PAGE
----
- Denominator Data - cell size less than 30 not to be released (based on unweighted data).
- Numerator Data - cell size less than 5 not to be released (based on unweighted data).
- Coefficients of variation (CV) should be calculated for every estimate. The following categories determine the release of the data:
- CV between 0 and 16.5: estimate can be released without qualification.
- CV between 16.6 and 33.3: estimate can be released with qualification: interpret with caution. High variability.
- CV greater than 33.3: estimate should not be released, regardless of the cell size.
- 95% confidence intervals should accompany all released estimates. In general the simple computation of the C.I. for a proportion assuming SEp = sqrt(pq/n) and CI95% = p +/- 1.96*SEp is sufficient. However, if estimates are close to 0 or 100% and the simple computation confidence intervals include values less than zero or greater than 100 then the Fleiss 2nd edition computation for skewed estimates should be employed.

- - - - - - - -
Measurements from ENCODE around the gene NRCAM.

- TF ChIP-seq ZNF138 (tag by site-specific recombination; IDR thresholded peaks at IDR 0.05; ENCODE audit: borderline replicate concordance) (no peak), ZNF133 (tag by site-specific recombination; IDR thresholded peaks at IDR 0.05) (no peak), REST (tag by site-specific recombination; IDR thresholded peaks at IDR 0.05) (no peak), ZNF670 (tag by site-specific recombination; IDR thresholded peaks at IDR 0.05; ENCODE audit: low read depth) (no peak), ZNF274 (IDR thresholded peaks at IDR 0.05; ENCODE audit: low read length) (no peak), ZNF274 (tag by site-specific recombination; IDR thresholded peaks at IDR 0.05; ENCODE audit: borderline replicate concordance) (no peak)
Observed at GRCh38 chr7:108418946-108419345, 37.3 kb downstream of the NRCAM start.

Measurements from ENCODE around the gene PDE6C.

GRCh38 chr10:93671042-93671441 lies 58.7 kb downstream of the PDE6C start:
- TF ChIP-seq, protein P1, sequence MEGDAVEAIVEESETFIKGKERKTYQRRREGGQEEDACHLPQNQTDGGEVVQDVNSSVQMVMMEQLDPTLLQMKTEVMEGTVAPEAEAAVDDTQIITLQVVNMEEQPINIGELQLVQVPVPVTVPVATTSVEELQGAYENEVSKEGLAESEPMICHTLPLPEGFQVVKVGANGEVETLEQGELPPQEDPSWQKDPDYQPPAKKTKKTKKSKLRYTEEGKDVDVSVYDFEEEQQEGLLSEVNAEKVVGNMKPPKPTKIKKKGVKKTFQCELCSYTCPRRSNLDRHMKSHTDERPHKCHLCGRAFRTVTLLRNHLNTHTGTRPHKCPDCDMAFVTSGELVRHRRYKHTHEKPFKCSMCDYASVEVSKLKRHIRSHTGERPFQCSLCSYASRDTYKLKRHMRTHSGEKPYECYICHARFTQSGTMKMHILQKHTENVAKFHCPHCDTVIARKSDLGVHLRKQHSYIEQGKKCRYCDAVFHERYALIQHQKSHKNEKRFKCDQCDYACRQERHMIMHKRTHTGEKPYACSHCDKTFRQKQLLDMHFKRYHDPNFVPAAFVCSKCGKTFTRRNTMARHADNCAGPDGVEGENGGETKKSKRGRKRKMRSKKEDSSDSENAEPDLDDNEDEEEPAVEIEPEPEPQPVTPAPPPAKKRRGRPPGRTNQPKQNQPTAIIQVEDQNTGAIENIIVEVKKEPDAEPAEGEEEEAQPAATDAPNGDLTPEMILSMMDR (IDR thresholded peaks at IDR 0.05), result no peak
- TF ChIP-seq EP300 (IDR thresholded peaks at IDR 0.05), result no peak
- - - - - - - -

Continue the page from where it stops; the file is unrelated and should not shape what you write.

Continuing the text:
- General household weight is to be applied.
- Household weights are not required to be recalculated for sub-population based questions; for example mammography in women ages 35+ years and 50-74 years.
- If the weights supplied with the data set (health unit wave specific, health unit cumulative total, all health units combined wave specific, all health units combined cumulative total) are not appropriate for the required analysis, then a time-specific weight must be calculated. For example, a new weight is required for all seasonal modules.
- If the cell size of ‘Don't Know' responses is 5% or greater, ‘Don't Know' responses should be included in the denominator of the analyses and reported separately.
- If the cell size of ‘Refusal' responses is 5% or greater, ‘Refusal' responses should be included in the denominator of the analyses and reported separately.